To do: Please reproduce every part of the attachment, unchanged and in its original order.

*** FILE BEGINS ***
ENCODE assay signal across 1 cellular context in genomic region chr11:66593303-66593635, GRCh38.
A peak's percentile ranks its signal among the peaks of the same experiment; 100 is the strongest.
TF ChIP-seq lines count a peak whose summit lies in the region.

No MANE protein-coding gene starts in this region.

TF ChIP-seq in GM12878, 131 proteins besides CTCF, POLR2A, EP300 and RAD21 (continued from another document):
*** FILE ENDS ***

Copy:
ENCODE assay signal across 1 cellular context in genomic region chr11:66593303-66593635, GRCh38.
A peak's percentile ranks its signal among the peaks of the same experiment; 100 is the strongest.
TF ChIP-seq lines count a peak whose summit lies in the region.

No MANE protein-coding gene starts in this region.

TF ChIP-seq in GM12878, 131 proteins besides CTCF, POLR2A, EP300 and RAD21 (continued from another document):